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Title: Froth flotation of china clay
Author: Hanumanth, G. S.
Awarding Body: University College of Swansea
Current Institution: Swansea University
Date of Award: 1987
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An experimental and theoretical study of froth flotation separation of kaolinite from other associated minerals of china clay is presented herein. A new laboratory flotation equipment has been designed and built for the above study. Its novel features are discussed. Effects of physico-chemical variables such as pH, initial solid concentration of feed, froth height and air flowrate are studied by systematically carrying out series of semi-batch kinetic experiments. pH is shown to influence both recovery and grade of the product. The effects of pH are interpreted in terms of particle/particle interactions leading to flocculation which is demonstrated to be an essential prerequisite for flotation of small particles approaching colloidal size range with the typically 1-2mm bubbles produced in the cell. Regions in a flotation cell where hydrodynamic conditions permit flocculation are identified by an analysis of pulp flow based on a distributed shear rate model. The effects of initial solid concentration on recovery and grade are interpreted in terms of floc/bubble collision frequency. Influence of floc breakup and solid drainage on pulp phase and recovery kinetics, and product grade is discussed. Pulp phase kinetics are analysed on the basis of rate-distributed species model. The selective nature of froth drainage is demonstrated by a series of kinetic experiments using different froth heights. Air flowrate can influence both pulp phase kinetics and froth drainage. These effects are studied independently by conducting two sets of experiments - one with a negligible depth of froth and the other with a deep froth. An analysis of flow and rupture forces in the froth leads to identification of two distinct zones where different floc breakup and drainage mechanisms exist. On this basis a three-phase model, consisting of a mixed pulp phase and two mixed froth phases, is developed and used to predict froth effects on flotation kinetics and selectivity.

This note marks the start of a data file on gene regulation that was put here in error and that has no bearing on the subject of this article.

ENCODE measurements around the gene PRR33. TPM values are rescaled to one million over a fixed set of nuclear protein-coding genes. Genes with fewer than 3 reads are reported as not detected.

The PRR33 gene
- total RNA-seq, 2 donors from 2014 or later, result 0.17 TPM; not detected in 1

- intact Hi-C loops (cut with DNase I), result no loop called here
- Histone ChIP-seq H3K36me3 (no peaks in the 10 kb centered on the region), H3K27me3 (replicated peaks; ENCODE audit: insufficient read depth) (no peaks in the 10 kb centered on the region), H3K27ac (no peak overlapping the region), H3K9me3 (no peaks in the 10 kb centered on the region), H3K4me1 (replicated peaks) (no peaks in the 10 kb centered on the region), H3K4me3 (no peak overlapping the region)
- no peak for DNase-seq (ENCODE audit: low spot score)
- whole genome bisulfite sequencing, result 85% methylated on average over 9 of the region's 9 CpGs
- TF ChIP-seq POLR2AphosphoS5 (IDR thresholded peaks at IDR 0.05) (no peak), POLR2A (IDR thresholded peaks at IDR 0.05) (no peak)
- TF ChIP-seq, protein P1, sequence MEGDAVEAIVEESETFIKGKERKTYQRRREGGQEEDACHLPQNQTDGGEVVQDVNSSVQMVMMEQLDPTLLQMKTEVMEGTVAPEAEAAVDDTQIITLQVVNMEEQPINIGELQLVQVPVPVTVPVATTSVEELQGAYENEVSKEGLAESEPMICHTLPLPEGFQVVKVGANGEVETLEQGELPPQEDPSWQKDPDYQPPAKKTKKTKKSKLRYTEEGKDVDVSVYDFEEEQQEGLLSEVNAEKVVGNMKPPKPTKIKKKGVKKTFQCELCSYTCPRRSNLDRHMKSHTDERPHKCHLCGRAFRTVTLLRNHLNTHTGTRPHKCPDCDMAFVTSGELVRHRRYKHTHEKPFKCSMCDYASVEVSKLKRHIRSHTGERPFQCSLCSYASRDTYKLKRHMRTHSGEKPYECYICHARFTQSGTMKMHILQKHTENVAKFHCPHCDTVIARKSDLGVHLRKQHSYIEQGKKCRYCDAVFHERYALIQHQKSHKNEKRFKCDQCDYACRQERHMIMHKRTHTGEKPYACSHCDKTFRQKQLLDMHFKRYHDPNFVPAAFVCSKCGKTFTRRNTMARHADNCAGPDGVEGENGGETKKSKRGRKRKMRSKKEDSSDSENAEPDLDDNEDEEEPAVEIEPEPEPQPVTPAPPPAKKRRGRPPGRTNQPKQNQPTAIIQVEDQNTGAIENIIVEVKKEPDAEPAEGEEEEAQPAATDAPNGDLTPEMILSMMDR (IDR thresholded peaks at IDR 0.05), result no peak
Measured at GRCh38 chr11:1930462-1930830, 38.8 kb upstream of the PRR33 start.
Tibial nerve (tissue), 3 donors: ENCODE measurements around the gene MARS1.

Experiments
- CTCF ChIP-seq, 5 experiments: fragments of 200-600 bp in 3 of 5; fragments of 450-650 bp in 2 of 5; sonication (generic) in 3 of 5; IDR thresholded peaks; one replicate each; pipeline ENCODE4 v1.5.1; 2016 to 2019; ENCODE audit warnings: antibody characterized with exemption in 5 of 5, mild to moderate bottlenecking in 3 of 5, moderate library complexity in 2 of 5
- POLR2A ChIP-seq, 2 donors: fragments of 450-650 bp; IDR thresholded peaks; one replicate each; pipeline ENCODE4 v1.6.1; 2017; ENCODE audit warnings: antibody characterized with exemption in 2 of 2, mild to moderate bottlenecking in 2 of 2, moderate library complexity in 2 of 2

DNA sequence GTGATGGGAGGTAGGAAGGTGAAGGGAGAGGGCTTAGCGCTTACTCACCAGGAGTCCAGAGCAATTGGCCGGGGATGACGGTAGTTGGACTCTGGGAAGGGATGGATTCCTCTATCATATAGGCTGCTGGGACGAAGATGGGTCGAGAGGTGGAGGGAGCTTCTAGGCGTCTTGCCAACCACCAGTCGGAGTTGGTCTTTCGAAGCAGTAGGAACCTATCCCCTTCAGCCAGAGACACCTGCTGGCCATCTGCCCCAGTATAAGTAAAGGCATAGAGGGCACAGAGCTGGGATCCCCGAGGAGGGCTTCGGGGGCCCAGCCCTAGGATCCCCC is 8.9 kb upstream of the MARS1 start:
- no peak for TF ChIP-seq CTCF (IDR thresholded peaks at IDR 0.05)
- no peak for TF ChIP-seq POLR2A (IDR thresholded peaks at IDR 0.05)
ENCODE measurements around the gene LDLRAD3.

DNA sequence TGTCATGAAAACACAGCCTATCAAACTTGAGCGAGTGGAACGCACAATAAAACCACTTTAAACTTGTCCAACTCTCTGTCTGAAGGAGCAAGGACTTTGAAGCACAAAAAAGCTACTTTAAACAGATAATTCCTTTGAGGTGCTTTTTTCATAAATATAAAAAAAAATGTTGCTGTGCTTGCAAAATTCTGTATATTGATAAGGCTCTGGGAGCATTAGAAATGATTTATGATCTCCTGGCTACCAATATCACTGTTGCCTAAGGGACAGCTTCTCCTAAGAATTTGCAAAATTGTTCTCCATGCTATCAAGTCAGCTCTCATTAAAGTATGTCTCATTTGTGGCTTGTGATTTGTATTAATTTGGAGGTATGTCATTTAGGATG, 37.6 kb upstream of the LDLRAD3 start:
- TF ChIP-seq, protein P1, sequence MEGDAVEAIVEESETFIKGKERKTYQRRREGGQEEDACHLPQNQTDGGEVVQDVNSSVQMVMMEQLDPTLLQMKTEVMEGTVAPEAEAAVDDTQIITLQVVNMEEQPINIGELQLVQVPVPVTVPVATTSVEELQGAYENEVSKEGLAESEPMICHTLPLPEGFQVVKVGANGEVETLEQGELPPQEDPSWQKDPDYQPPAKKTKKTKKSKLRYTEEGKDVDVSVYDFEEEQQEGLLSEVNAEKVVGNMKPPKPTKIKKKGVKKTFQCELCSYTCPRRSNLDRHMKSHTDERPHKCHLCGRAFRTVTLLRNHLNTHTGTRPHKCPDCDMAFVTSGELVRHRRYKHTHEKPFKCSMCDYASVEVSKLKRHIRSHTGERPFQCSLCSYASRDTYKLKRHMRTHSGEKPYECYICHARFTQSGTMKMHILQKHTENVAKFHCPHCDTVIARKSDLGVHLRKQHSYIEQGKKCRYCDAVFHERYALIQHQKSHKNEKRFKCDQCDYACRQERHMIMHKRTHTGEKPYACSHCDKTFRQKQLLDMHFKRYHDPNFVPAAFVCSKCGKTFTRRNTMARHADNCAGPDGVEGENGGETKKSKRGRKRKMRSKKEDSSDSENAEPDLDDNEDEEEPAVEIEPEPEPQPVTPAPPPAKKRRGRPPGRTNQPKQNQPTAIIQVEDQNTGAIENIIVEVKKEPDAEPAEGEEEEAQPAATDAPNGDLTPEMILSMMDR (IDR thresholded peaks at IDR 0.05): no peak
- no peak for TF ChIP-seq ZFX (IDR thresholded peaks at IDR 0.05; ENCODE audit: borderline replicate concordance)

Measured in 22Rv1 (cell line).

Supervisor: Not available Sponsor: Not available
Qualification Name: Thesis (Ph.D.) Qualification Level: Doctoral
EThOS ID:  DOI: Not available